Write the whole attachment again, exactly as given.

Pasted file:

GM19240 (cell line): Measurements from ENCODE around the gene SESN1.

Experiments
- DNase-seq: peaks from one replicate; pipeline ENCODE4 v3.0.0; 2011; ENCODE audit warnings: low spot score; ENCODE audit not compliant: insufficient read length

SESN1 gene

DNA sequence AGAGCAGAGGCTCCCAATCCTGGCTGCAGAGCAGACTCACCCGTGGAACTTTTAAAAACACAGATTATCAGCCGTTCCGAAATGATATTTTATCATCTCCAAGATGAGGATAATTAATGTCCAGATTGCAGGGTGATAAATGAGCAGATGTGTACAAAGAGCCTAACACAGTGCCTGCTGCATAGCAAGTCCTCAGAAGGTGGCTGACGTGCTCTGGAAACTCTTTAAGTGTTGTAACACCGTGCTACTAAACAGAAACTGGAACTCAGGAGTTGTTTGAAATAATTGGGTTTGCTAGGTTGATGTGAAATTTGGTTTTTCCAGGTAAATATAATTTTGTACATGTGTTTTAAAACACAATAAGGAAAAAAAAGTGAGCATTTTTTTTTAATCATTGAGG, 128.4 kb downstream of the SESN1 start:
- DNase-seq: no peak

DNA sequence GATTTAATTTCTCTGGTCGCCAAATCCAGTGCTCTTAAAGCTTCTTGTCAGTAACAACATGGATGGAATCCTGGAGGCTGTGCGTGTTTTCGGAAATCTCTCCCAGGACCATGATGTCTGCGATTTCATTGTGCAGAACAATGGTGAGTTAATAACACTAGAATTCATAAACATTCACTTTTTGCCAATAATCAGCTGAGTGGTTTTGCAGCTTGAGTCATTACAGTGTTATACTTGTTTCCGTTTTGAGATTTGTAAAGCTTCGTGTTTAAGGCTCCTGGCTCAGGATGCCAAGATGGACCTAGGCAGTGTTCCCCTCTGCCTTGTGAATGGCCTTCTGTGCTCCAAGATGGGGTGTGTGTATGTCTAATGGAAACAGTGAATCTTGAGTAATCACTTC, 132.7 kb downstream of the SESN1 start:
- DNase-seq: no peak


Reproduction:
GM19240 (cell line): Measurements from ENCODE around the gene SESN1.

Experiments
- DNase-seq: peaks from one replicate; pipeline ENCODE4 v3.0.0; 2011; ENCODE audit warnings: low spot score; ENCODE audit not compliant: insufficient read length

SESN1 gene

DNA sequence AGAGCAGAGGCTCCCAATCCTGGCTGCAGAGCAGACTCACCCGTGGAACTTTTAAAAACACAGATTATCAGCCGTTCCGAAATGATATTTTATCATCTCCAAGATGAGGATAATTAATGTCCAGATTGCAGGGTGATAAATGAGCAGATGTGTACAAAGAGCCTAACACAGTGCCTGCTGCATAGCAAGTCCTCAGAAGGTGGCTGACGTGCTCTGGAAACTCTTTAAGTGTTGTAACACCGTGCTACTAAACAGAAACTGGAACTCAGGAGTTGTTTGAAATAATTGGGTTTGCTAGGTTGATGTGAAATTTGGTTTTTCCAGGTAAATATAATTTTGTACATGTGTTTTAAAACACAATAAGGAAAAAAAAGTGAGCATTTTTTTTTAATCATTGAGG, 128.4 kb downstream of the SESN1 start:
- DNase-seq: no peak

DNA sequence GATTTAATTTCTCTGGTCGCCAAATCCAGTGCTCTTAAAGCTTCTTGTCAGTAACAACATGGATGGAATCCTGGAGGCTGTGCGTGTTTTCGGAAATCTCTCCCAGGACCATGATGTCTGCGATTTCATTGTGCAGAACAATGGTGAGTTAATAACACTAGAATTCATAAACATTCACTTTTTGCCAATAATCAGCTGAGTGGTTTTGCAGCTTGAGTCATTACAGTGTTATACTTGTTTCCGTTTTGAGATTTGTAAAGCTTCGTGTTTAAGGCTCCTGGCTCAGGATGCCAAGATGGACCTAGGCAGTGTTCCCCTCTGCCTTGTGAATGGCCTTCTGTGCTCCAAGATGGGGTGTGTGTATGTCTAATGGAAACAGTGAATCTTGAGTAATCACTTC, 132.7 kb downstream of the SESN1 start:
- DNase-seq: no peak